The art of knowing and appreciating what goes into the making of a garment – whether it’s the history of where it came from or the hidden excitement of the lush detail in a lining – has sadly almost disappeared, save for a few lone riders like Patrick McDonald. As a kid, he would take the prizes out of Cracker Jack boxes as to adorn his jackets, and today, “painting” what he refers to as his blank canvas with an elaborately extraordinary ensemble rife with prolific details – like red suede wingtips, state of the art hats and giant cocktail rings – is his daily craft and he is a master. His fantastic visions echo those of the Salvador Dali, with whom Patrick shared his first birthday, in a sense – both were on the same ship to America from Germany.
Opposite to the present fictional mental state that we are fashionable when mimicking celebrities who are dressed by someone else, there was a time, especially in NYC in the 70′s and 80′s, when one could remember an event or a night out at Studio 54 based on the noticably unique and captivating outfit of another. Lauren Ezersky remembers Patrick in his Thierry Mughler green jumpsuit with shoulder pads, matching green cowboy boots and a Norma Kamali sleeping bag coat. No matter it’s relative under or overstatement one made an effort to be memorable and not like everyone else. Which makes it all the more disconcerting that Patrick was harshly criticized by a journalist for being the death of fashion in a Killim coat. It is particularly ignorant when considering how chic Patrick is in one with a black turtle neck, black jeans and an equally amazing pair of Killim slippers. For the uninformed, Killim is a weave that is ancient, woven and handmade, and not in the customary vocabulary of a culture that has created “made in China” a norm.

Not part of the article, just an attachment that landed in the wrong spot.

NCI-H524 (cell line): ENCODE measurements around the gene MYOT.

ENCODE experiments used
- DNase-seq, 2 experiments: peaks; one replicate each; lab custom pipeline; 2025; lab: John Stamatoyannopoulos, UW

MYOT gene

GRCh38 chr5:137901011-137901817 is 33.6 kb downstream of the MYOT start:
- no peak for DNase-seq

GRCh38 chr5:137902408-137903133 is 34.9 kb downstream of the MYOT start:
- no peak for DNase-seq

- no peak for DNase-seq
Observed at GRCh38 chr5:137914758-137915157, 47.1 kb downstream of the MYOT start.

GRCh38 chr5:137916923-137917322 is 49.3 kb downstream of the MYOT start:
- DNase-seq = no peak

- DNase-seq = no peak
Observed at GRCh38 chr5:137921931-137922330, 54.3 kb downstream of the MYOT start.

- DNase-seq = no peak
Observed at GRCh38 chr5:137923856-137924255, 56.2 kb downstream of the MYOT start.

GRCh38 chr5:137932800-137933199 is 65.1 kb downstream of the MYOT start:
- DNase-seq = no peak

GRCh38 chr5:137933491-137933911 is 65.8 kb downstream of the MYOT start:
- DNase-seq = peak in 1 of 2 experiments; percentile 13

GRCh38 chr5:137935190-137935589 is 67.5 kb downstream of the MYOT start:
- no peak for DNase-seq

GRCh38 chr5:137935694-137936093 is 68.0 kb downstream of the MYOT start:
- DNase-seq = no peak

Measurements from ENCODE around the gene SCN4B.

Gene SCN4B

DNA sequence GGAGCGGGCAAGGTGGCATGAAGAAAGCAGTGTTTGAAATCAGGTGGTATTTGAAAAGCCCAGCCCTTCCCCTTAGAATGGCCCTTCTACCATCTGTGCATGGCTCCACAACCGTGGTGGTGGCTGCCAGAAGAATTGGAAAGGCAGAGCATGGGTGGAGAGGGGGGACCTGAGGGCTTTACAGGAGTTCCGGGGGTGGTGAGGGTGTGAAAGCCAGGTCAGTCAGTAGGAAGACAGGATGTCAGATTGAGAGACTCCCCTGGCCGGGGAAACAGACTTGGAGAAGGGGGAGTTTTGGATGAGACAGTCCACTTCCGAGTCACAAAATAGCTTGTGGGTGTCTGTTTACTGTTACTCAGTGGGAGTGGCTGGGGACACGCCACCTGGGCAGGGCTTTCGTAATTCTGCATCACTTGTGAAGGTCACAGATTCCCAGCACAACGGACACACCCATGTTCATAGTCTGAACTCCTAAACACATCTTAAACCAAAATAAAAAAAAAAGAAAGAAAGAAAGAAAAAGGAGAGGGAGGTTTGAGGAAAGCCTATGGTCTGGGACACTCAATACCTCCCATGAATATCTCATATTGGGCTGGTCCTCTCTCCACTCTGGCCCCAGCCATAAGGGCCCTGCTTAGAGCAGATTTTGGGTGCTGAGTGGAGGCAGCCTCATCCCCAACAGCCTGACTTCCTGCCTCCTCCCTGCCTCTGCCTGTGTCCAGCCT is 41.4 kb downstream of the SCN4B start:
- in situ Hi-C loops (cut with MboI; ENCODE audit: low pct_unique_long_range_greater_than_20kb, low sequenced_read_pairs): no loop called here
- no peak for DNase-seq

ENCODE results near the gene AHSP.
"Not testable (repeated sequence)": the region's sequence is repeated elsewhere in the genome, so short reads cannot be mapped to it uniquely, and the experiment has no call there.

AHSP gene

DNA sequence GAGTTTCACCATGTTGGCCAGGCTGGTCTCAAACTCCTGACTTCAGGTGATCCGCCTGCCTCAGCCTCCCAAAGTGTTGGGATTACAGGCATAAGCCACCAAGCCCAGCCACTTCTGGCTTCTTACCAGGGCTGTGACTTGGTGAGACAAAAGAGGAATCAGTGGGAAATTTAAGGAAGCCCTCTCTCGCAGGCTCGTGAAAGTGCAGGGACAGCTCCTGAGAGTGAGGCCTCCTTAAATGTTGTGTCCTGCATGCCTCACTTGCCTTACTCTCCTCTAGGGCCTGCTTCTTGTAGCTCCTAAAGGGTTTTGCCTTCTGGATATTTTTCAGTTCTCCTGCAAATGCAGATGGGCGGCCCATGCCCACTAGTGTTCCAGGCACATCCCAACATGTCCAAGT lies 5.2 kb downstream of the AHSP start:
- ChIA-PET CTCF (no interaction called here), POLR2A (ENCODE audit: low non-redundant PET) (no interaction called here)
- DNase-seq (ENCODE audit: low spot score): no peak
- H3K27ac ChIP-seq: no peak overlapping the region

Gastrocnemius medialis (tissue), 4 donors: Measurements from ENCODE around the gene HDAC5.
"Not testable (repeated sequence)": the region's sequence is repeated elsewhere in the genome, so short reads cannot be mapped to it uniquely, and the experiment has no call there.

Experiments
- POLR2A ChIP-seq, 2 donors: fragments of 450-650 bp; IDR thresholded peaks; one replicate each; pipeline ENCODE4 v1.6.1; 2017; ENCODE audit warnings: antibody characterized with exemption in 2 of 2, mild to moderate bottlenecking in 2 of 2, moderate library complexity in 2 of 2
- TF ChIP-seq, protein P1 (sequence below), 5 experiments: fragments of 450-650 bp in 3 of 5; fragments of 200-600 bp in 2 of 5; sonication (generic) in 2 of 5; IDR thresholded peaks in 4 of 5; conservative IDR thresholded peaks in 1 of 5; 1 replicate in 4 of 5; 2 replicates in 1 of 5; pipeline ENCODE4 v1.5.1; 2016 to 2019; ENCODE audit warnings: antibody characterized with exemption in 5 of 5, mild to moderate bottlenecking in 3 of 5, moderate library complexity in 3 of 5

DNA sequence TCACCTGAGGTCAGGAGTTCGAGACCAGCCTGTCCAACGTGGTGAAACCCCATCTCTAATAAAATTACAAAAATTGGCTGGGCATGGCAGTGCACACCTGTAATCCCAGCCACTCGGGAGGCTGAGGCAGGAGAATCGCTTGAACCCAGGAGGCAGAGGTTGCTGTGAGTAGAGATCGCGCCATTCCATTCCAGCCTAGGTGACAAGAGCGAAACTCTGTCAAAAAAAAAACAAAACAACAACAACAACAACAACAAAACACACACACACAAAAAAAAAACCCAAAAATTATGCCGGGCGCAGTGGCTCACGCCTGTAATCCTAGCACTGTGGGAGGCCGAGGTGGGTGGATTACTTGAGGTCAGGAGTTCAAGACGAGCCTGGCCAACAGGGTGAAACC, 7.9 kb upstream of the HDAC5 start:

I’m not sure why Halloween is the one day a year to in which carefully thought out visual self-expression is sanctioned or why people seem to feel that inspiring style is meant only for the stage. When one has the good fortune to see Patrick walk down the street on any given day in a bejeweled blazer and hat made by The Blonds or a black velvet Dior blazer with burgundy velvet loafers, you will see him for the Pied Piper of elegance that he is. And for the record, time-honored handweave traditions are hardly the death of fashion – in fact, they gave birth to it.